Living Heritage Plant Guide

The Living Heritage Plant Guide for Nelson was published August 2003 by the Department of Conservation and Nelson City Council describing eight different lowland ecosystems in the Nelson City area. It provides advice on planting, and lists of native species appropriate for each ecosystem.

The guide is a tool for all of us to use when we make our planting choices in our gardens and larger areas. Both Nelson City Council and Department of Conservation will be using it in their roles as landowners and conservation advocates. The information contained in this guide needs to be used alongside access to locally sourced plants, and control of weeds and other pests. Then Nelson will be able to express pride in its own character through its vegetation and its animals.

If we can do that, we will be able to identify more closely with our natural heritage and our environment will flourish

Download the guide

The Living Heritage guide is available by download (821KB PDF).

Nelson's plant heritage

There is very little lowland and coastal vegetation remaining in Nelson. The small remnants that are left are generally isolated from each other by pasture, exotic forests, urban areas and roads. It is only in the colder uplands of the Bryant Range behind Nelson that larger areas of native vegetation are still found. But most of the species and habitats of the warmer lower altitudes cannot survive in these uplands.

The loss and fragmentation of the lowlands – illustrated in Appendix 1 – has resulted in habitats that are too small to function healthily and maintain their integrity and viability. Animal and plant populations are often too small for long-term survival – many native species have already become extinct in Nelson.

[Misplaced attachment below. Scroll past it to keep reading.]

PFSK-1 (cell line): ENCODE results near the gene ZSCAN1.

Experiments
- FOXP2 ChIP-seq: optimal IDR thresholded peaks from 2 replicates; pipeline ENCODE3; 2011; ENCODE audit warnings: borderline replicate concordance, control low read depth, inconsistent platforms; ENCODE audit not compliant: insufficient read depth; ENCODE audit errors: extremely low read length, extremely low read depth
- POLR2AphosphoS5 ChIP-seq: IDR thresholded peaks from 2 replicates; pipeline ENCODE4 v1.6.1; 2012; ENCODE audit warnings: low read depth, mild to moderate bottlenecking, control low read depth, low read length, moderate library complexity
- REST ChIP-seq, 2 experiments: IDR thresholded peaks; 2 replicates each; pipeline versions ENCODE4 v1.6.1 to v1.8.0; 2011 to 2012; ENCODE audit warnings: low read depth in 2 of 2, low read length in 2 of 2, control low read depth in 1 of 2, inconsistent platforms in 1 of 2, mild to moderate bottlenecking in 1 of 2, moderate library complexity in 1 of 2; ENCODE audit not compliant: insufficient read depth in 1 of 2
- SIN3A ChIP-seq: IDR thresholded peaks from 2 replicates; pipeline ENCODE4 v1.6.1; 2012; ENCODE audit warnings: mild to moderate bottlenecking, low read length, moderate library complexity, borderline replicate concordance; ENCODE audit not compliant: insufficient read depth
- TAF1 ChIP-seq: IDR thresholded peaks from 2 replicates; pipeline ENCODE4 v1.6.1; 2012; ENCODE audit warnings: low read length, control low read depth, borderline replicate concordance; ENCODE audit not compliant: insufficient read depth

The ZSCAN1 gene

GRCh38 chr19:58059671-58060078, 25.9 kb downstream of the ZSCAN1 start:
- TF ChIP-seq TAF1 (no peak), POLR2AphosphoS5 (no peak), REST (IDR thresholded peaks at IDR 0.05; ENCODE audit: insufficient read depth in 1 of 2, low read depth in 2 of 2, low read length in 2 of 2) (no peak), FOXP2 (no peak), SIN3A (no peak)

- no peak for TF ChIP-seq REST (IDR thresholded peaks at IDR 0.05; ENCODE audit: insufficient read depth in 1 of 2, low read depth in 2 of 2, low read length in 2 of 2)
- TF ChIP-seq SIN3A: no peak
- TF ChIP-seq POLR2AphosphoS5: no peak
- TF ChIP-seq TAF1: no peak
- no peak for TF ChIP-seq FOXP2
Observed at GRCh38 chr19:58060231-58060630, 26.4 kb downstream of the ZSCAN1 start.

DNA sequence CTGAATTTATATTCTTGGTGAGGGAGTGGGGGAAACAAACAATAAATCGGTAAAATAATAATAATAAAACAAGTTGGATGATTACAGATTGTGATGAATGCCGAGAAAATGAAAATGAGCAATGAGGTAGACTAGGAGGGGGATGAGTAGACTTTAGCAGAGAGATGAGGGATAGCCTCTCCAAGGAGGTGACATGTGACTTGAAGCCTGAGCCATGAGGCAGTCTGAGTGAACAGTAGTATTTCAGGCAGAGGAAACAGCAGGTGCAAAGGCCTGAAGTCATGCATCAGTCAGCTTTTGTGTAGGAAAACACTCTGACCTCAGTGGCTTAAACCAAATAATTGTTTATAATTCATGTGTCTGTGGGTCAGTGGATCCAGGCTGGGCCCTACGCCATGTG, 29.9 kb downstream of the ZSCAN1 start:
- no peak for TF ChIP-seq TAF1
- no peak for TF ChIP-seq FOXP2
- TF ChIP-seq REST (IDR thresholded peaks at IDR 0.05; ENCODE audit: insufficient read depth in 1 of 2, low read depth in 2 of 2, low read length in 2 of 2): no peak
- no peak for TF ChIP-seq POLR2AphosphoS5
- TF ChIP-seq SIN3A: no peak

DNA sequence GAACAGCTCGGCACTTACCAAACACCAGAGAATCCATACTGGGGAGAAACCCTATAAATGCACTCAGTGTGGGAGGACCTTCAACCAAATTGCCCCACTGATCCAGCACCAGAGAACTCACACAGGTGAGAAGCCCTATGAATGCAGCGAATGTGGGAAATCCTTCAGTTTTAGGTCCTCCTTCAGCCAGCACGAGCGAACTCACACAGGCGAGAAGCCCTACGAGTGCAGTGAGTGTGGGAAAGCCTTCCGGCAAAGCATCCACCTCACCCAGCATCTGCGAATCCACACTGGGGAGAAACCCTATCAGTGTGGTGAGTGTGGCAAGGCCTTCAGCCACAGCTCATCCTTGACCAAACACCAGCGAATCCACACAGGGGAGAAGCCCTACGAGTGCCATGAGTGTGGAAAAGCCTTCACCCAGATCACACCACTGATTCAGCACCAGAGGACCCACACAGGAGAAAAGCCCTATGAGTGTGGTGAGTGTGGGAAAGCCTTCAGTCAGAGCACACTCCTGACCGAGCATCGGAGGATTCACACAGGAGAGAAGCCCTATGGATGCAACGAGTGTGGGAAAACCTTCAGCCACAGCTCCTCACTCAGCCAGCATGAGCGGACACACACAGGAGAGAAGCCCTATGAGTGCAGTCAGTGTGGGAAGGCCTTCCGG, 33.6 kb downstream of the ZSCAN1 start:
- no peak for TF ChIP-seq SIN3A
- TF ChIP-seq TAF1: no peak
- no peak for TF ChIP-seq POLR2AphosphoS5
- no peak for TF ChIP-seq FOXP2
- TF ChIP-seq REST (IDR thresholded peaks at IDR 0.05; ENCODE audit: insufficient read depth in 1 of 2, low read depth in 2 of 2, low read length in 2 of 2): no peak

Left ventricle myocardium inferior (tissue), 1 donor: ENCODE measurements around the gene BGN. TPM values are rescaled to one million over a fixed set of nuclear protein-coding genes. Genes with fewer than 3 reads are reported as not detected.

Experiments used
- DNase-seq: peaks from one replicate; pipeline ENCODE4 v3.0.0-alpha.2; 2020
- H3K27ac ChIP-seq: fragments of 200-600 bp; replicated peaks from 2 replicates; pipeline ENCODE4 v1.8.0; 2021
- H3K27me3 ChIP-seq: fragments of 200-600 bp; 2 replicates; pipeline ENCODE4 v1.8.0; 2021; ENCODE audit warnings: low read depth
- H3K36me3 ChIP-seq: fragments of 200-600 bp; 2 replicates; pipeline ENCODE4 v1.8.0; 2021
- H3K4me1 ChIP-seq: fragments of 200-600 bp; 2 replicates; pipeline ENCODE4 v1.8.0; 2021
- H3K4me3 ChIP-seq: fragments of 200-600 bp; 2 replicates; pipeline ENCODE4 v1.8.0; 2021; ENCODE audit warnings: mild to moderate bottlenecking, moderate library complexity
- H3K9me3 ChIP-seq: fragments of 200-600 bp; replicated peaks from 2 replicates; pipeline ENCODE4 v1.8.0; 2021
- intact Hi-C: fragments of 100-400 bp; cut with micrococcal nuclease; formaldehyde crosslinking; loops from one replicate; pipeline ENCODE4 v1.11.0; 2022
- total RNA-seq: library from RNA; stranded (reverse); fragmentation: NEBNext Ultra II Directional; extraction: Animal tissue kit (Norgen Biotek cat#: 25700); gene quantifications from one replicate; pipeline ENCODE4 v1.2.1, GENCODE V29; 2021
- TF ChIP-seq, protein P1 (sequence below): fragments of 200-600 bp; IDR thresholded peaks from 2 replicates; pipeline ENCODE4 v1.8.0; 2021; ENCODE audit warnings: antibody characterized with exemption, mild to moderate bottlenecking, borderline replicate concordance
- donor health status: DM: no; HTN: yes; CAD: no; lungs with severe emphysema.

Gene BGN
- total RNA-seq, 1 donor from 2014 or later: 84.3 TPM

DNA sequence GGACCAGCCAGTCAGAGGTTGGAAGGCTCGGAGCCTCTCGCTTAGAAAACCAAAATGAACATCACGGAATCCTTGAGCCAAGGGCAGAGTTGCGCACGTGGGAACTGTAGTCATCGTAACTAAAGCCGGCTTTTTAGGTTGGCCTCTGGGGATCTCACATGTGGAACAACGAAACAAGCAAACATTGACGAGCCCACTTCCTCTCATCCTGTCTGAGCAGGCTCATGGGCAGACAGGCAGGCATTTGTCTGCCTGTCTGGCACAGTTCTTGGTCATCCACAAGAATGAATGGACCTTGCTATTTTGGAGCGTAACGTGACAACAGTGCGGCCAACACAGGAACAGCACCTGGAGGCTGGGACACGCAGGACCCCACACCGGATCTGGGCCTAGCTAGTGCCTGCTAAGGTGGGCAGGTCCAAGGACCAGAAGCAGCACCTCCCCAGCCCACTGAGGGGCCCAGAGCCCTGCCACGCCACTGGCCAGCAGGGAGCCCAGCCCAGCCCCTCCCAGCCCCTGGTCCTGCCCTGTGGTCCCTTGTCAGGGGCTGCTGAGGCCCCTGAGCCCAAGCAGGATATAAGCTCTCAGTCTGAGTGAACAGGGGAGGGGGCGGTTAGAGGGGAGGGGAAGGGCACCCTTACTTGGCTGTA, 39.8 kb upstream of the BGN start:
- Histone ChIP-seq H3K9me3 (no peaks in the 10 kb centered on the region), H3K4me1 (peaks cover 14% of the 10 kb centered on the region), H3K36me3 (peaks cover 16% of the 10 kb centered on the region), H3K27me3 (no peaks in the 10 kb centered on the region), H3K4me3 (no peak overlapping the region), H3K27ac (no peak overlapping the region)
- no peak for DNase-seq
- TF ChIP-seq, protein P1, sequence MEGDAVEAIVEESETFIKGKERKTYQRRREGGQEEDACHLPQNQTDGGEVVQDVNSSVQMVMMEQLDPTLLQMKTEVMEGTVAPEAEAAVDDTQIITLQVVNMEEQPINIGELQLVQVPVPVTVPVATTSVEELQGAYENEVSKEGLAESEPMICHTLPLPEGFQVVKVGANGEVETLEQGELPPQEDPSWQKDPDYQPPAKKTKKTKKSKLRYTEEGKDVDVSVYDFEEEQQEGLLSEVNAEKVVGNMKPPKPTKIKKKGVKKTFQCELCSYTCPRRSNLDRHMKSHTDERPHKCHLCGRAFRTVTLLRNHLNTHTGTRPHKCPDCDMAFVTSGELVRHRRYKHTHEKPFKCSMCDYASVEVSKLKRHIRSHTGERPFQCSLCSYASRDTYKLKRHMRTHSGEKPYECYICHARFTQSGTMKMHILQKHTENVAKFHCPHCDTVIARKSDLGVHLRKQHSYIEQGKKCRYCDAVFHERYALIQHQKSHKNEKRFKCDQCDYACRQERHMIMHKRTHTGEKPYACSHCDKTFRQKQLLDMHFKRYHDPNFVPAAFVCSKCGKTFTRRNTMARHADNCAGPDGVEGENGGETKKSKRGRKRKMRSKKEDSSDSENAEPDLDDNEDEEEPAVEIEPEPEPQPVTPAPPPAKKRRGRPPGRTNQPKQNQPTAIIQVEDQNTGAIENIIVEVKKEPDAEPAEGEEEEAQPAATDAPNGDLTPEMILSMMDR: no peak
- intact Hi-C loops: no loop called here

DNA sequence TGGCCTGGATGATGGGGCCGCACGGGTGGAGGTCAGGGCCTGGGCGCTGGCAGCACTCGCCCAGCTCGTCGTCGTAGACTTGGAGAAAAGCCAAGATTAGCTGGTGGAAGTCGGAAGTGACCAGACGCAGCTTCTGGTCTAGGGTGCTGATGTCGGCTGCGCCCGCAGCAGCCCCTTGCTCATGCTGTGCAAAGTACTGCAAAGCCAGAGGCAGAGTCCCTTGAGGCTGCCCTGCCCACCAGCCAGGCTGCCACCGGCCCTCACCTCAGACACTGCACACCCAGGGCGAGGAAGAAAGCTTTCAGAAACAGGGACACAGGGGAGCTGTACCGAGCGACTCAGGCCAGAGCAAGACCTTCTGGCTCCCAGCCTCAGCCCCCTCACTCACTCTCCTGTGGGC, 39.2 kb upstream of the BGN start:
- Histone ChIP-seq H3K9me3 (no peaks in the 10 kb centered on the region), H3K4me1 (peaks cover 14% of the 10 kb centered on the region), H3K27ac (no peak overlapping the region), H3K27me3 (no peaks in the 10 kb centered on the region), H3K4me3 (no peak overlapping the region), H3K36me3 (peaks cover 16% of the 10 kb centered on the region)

By linking and expanding the remaining natural areas and by creating new ones, we can provide suitable habitat for the re-establishment of our lost fauna and flora, as well as improve the chances of survival of what remains of Nelson’s own natural ecosystems and their native inhabitants.

The purpose of this guide is to encourage gardeners, owners of larger properties, community groups, iwi, schools, landscape professionals and nurseries to help restore the native vegetation that is unique to Nelson. This guide concentrates on the Nelson lowland, coastal and wetland ecosystems – those most in need of restoration.

‘New Zealand’s most low lying country, estuaries and tidal inlets, has become its most altered ... it is our destiny as a country to continually revisit the past. And keep alive a sense of native plants, soils, climatic cycles and life forces as necessary ingredients of how we actually live.’ — Geoff Park

Area covered by the guide

The area mapped by this guide only covers land for which Nelson City Council is responsible. This extends from Champion Road northwards to Cape Soucis and inland to the lower slopes of the Bryant Range in Mount Richmond Forest Park. This is the area shown on the maps. The plant lists do not include any of the mineral belt or upland plants of the Bryant Range.

A separate vegetation guide is being prepared for the Tasman District Council area, which covers Richmond, Tasman Bay, Golden Bay and Buller.

Please note that all woody plants naturally occurring in Nelson have been listed, but the only ferns and non-woody plants (grasses, rushes, sedges and herbs) listed are those that are suitable for restoration planting.

For more information, please contact Senior Policy Planner, +64 3 546 0261 orSustainable Land Management Adviser, +64 3 546 0308.